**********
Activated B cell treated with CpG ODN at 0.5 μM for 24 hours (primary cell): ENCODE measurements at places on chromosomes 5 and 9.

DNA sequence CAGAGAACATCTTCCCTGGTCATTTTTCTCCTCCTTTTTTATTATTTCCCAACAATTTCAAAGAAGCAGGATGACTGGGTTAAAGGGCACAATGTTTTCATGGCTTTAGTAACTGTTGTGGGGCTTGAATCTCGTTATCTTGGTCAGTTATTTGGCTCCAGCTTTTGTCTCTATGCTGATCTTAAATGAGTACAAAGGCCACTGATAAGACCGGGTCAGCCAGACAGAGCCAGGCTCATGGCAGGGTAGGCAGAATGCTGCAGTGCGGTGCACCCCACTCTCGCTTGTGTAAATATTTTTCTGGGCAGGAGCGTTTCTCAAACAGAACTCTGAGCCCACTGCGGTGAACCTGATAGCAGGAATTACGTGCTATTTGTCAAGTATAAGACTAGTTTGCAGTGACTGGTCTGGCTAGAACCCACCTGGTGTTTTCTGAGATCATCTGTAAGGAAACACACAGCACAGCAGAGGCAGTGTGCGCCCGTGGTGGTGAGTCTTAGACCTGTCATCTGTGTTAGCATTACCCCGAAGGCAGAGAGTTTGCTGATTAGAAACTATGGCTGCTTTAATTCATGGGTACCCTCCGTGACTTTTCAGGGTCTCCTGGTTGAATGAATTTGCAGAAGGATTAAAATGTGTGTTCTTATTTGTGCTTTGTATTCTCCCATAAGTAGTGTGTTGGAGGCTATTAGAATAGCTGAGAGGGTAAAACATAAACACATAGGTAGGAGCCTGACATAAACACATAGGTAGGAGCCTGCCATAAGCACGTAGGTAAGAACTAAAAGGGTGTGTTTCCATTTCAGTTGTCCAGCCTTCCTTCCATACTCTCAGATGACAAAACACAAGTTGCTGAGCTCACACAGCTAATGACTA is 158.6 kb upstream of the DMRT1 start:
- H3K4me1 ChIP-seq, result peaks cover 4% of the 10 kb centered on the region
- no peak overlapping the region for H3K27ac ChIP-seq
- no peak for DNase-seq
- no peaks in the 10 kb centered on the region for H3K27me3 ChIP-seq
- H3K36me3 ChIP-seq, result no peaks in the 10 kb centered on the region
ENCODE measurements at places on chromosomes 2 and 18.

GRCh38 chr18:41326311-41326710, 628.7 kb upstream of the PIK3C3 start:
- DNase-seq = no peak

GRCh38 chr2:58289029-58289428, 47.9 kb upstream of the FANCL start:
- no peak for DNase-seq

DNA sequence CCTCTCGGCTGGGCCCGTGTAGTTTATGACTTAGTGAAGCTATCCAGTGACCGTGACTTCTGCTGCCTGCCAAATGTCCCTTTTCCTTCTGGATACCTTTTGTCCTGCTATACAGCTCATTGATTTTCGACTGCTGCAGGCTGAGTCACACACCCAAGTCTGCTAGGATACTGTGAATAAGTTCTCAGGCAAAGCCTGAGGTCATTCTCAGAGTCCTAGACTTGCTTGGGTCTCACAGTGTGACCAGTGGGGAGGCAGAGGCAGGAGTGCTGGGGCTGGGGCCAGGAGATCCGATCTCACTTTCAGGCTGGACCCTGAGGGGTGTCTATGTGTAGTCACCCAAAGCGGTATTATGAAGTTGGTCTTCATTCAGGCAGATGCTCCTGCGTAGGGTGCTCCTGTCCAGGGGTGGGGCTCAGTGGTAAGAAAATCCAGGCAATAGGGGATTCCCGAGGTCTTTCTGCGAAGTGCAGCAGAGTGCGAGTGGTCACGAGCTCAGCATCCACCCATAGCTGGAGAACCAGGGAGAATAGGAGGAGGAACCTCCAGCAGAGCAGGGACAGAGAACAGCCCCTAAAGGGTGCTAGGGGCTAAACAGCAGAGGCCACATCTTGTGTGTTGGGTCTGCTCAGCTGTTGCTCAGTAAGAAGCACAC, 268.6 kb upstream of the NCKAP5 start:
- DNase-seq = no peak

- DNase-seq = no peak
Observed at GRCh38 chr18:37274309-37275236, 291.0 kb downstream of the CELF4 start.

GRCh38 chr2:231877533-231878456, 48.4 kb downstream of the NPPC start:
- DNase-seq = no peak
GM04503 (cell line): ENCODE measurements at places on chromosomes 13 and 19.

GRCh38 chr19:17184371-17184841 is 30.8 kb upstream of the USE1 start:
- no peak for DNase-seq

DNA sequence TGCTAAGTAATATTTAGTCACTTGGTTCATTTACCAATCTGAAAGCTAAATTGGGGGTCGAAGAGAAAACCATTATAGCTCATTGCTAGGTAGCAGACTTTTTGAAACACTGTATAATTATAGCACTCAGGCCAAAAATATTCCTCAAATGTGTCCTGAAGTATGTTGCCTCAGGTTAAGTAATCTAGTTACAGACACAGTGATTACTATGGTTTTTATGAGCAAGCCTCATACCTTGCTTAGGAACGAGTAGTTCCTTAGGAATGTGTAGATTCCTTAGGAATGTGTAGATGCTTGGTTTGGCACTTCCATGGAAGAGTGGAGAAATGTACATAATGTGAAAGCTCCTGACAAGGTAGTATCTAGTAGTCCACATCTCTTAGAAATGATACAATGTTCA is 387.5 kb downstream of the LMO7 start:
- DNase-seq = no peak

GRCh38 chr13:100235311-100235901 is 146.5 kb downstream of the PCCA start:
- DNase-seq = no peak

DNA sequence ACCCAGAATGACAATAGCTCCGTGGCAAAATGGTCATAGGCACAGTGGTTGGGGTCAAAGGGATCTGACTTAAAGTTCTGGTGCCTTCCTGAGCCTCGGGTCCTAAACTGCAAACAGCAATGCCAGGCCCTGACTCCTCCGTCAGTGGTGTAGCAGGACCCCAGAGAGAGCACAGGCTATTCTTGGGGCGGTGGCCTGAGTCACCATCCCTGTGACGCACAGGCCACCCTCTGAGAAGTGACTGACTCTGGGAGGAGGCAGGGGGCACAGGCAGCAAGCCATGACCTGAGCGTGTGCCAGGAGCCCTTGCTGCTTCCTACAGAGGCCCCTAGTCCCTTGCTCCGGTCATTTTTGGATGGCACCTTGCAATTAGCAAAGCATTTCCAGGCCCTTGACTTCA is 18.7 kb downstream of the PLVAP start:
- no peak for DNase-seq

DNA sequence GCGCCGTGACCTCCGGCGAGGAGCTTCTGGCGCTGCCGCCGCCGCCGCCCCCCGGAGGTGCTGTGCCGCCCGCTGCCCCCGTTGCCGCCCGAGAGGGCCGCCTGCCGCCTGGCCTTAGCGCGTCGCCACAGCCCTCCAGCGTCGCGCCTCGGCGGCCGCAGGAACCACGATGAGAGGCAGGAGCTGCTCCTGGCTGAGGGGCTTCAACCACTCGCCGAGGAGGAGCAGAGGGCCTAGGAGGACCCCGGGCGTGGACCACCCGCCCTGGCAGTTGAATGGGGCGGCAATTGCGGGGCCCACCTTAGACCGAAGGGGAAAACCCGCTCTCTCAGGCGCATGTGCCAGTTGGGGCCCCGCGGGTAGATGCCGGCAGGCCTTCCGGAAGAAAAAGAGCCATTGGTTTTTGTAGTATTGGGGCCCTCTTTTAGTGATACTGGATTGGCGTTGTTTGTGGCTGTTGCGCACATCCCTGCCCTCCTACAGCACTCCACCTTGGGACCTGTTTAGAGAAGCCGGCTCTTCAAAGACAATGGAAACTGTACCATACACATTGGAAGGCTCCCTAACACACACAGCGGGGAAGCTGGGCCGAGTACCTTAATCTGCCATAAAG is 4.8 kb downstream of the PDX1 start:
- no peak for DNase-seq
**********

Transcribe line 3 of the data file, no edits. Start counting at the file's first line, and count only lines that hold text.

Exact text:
- H3K4me1 ChIP-seq, result peaks cover 4% of the 10 kb centered on the region